In summary, there’s always a market, even within the bubble years. The market however is not always honest and fair, so if you really want to buy, the first thing you need to do is find out if the market is fair or fixed.

        • uchrisn

          I meant to say fair prices or fair market prices. However due to collusion the property market in Ireland was/is operating as a monopoly with very high mark-ups. With 200,000 empty properties back then the demand was obviously not as important as the ability to fix prices. Very few were buying from 2007 but the prices were still fixed high. I don’t blame people for buying properties. Shelter is a basic human need, so either buy, rent or emigrate.

  5. Colin

    “Let’s hope the new Government is open to persuasion.”

    Its time we bent down on our knees and started praying for that.

  6. Julia

    Good article as always. And always holding out hope. I’m just watching a not very swashbuckling version of Robin Hood with Russel Crowe. Gladiator it ain’t. But as usual the rich are getting richer and the poor are getting poorer. Robin Hood is running around stealing from the rich to feed the poor.

    And in this country the black market will be alive and thriving if things don’t improve or if people don’t think things will improve. I don’t mean the illegal cigarette smugglers, I mean ordinary people. Who can blame them. I really resent paying taxes to a government who will just pass the money on to rich foreign banks and billionaires while friends of mine lose their jobs and houses, can’t get hospital appointments, can’t get the education they deserve for their children and are still, in this day and age, rearing their children for the boat or plane.

    It’s time we stood up to these absentee landlords. But we’ve all been saying this for three years. And David has been saying it for a lot longer. Who’s listening?

  7. Could somebody offer an educated guess on the following for me please;

    1. Does such an “Examinership” automatically represent a complete rebuke of the entire EU/IMF bailout package?

    2. What would be the likely bond-market reaction to such a move?

    • donal jackson

      In answer to your first question No.
      Your second one is difficult for a number of different reasons. 1. the EU and the Euro is under pressure to say the least.2 maybe after the results of the stress test is made known we will have a better idea of where we actually are going because, in my opinion, we will experience these tests scenarios in reality very shortly. When all this happens the bond market will know what it has been surmising all along. We are on a very hard journey now.Jean Claude Trichet must take the hammer for not doing his job. We will be demoted if the EU survives.

    • donal jackson

      The riskier the investment the more the interest rate because of the lack of collateral. if you want money for nothing it doesn’t exist for us. The EU/IMF money is cheap on the whole at the moment but the amount we have guaranteed on is too much.We could get it cheaper if the EU guaranteed us instead of borrowing @ 3% from the bond market and giving it to us @ 5.9% this is the same bond market that is currently quoting 10% for us. The bond market looks at reality not fiction and the people in it know their business.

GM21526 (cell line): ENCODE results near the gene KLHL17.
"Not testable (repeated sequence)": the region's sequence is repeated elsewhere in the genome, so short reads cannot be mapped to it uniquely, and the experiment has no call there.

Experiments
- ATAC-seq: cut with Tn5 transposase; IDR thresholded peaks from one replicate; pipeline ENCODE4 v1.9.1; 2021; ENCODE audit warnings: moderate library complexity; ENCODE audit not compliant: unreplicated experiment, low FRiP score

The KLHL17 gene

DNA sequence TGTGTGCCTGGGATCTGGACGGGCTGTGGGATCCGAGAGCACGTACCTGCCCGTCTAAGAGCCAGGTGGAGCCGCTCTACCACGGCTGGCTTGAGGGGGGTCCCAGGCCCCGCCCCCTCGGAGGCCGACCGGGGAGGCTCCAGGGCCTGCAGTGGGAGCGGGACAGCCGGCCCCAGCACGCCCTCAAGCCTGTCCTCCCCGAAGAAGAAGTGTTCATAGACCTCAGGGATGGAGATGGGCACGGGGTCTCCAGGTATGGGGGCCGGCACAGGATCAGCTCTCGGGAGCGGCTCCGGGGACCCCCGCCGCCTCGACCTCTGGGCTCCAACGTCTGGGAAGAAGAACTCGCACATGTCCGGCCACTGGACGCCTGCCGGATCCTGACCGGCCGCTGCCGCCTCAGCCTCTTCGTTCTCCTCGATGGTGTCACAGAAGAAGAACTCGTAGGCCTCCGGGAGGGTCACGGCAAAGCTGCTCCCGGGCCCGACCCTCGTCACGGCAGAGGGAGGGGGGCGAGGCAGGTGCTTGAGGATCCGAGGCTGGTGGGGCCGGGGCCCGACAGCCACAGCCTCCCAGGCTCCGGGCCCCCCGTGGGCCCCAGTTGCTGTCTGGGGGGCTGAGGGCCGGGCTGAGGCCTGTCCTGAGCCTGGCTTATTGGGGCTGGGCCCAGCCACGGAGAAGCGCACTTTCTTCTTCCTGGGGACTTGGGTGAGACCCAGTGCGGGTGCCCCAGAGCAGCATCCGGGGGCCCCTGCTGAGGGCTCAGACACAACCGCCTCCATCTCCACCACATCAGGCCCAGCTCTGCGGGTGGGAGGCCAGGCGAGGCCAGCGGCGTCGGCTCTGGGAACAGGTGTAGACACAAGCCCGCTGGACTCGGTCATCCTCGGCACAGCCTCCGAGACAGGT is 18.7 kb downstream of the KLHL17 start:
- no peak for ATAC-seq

• Save the People

        @Donal Jackson. To say the EU IMF loan is cheap is quite simply absurd. China offers rates ranging between 0.2% and 3.6% to countries throughout the world. They offered to provide finance to Portugal in December. They are actively seeking to use their $2 trillion foreign exchange fund to invest in Europe.

        I have been advocating seeking assistance from China for quite some time now. David McWilliams has touched briefly upon this option while debating on Prime Time a few weeks ago.

        I simply do not understand why David has pulled back from this option which is the most likely to succeed.

        • paddythepig

          What interest rate are they charging Portugal?

          • donal jackson

            They were down graded again today so I’m not too sure right now, however, we should not worry about other countries and what they’re paying.We have a major problem and the ECB and Mr Trichet are not interested in really helping us without concessions from us.We’ll be lucky if we end up in tier 2 of the EU.

          • paddythepig

            For all the 1 Trillion in US treasuries that China bought, China paid the market rate.

            For all EU sovereign debt that they choose to buy, they will pay the market rate.

            They are not a benign creditor.

            They will only pay a preferential rate where there is a sweetener for them ; either preferential access to a country’s commodities such as oil, with further guarantees for usage of Chinese labour, and so on.

            They have been free to show an interest in Irish debt at the market rate, but have shown no such interest.

          • Save the People

            In response to your comments, firstly Portugal, have not yet recieved finance from China, although there is an agreement between the two countries. The mere threat of accepting finance from Chinsa saw an increase in interest in bonds from E.U nations, clearly to prevent the finance from China.

            Secondly the almost $2 trillion the U.S owes China is at a rate of 0% interest and is based on trade agreements.